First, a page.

Robert Frost became American television’s first celebrity poet. He cultivated his image as a gifted New England farm boy, made appearances on the various talk shows of the day, and was embraced as a media darling. This was capped by John Kennedy’s invitation to read at his 1961 presidential inauguration.
Italian American poet John Ciardi graduated from Harvard and made strategic use of the contacts he had solidified there. He was also media savvy, and navigated the swift currents of New York magazine and book publishing with great finesse. In addition, he wrote a long-running language column for the Saturday Review and was able to position himself as an authority on all things linguistic, literary and poetical. It certainly didn’t hurt his career when his translation of Dante’s The Divine Comedy was established as the definitive one for his generation.
If you examine the history of successful poets (and artists) you would be surprised at how many of them were skillful at business and/or self promotion. Today, poets should emulate the models of Robert Pinsky, Billy Collins, Gary Snyder and Lawrence Ferlinghetti. These four authors have positioned themselves as iconic figures in the pantheon of living poets by being versatile, adaptable, and shrewd. They have learned how to multitask. In the case of Pinsky and Collins, they have combined the skills of public office as poet laureates with public readings and lucrative visiting professorships. In addition, Pinsky has followed Ciardi’s lead by translating Dante’s Inferno. Continual academic studies, poetry festivals and the ongoing attention in the media have stoked the public’s fascination with the Beat movement, and the members of the original core group have been canonized. Snyder and Ferlinghetti have subsequently turned their membership to immense advantage. That is not to say that their work is in any way diminished by this celebrity status. They have consistently produced excellent work in spite of their being championed by both academe and the popular press. Snyder’s essays on environmentalism provide him with a robust source of income, as has Ferlinghetti’s financial ties to City Lights Books. Significant prizes and awards have augmented their success. Indeed, a happy conjunction of talent, acumen and good fortune have enabled these four contemporary poets to reap great rewards from their profession.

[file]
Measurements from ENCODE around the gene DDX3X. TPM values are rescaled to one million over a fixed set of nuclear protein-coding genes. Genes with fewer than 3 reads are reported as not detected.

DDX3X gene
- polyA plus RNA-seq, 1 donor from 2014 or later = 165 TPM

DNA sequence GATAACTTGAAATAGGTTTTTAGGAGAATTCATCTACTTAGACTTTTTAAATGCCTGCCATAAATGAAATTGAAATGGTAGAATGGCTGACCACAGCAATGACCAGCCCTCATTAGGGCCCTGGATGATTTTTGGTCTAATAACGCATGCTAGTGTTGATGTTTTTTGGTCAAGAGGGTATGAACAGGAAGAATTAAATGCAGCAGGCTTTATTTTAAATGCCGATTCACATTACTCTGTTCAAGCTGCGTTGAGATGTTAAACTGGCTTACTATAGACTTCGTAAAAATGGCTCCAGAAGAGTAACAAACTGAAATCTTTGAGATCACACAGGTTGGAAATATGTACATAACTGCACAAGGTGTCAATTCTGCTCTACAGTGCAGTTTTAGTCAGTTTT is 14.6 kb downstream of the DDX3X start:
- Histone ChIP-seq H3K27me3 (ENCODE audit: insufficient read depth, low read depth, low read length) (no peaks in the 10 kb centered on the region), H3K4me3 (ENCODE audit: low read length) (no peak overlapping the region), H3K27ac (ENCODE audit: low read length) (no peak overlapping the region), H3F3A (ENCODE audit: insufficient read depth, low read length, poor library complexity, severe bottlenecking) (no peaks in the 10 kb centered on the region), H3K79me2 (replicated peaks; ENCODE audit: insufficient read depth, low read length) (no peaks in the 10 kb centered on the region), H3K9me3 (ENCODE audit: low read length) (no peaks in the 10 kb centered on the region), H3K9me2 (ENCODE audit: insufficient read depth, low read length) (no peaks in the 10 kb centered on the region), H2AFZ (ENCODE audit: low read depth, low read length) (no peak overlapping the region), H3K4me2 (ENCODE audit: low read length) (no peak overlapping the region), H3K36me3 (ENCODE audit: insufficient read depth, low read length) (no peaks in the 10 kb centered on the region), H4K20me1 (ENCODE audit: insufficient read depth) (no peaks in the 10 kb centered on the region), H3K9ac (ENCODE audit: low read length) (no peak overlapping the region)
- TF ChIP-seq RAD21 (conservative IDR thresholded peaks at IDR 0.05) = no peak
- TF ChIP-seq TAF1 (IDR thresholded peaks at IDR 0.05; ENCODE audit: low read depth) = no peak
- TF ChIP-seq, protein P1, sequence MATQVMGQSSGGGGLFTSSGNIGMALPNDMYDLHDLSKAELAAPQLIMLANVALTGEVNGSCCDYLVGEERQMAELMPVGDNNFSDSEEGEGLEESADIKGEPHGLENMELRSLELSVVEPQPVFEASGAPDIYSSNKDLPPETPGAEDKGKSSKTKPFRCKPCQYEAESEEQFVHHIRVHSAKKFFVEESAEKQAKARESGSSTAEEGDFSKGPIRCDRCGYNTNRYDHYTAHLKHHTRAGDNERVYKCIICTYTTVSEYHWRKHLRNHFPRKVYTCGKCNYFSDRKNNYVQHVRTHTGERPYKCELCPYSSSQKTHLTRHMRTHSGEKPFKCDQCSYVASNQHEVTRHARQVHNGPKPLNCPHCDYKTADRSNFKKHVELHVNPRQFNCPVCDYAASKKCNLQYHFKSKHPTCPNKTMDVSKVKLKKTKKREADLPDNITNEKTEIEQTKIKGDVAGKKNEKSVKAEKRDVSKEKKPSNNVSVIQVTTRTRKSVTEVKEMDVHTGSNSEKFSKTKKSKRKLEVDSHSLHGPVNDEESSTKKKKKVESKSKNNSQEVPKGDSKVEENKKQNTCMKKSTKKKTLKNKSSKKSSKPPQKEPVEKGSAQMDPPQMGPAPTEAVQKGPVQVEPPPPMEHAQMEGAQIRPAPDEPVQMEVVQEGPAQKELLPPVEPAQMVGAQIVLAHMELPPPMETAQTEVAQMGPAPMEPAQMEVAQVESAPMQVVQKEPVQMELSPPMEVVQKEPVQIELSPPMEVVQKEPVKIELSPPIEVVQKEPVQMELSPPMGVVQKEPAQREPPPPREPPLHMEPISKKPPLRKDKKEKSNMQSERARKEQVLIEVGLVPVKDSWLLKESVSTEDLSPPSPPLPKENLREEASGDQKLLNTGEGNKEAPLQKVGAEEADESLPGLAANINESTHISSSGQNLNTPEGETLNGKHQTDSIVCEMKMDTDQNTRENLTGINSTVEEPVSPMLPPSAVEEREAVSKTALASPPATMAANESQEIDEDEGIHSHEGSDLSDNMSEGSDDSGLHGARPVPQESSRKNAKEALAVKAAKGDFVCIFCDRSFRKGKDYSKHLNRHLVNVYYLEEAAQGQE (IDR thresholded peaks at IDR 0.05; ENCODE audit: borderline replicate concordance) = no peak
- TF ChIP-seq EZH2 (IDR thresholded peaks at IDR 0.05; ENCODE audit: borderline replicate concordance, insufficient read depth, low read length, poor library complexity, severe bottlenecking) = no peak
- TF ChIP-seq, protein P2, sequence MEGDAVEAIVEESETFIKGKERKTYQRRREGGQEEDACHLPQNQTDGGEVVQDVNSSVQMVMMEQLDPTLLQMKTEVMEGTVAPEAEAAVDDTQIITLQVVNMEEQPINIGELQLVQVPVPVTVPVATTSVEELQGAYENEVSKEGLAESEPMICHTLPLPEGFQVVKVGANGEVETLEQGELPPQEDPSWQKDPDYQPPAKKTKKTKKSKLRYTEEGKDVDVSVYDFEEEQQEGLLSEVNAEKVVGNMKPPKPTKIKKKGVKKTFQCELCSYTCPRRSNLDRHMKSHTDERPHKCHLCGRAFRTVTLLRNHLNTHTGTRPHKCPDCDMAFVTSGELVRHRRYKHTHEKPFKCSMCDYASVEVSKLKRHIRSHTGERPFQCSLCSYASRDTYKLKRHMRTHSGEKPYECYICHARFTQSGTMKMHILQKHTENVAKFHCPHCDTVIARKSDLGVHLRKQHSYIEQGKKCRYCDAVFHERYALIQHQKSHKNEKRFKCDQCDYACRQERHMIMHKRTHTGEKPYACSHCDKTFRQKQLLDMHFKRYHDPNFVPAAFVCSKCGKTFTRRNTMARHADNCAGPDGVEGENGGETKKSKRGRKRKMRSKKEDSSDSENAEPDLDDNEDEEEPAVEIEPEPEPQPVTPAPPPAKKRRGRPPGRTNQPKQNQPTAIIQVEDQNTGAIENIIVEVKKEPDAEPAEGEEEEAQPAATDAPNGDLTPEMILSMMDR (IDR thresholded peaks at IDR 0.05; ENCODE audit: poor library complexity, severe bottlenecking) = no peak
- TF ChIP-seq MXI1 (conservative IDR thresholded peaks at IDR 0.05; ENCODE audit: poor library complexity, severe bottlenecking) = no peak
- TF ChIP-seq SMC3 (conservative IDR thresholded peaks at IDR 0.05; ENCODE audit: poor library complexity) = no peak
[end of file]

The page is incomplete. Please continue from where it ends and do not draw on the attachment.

Although most poets are not on the receiving end of a such a host of powerful forces, the important thing to keep in mind is the principle that talent and hard work are often not enough to make a career of poetry. Anyone who aspires to be a professional poet must also be willing to develop skills not normally associated with literary work.
A free copy of “The Videographer,” a story from A. S. Maulucci’s new book, Anxious Love, is available as a download at www.lorenzopress.com. He is also the author of 100 Love Sonnets, Dear Dante, and several other books. You can read his poetry at www.greentigerproductions.com and his fiction at www.anthonymaulucci.com. His books are available online from Amazon.com.
Causes Anthony Maulucci Supports
Greenpeace, Amnesty Inernational, American Cancer Society, Red Cross, Save the Children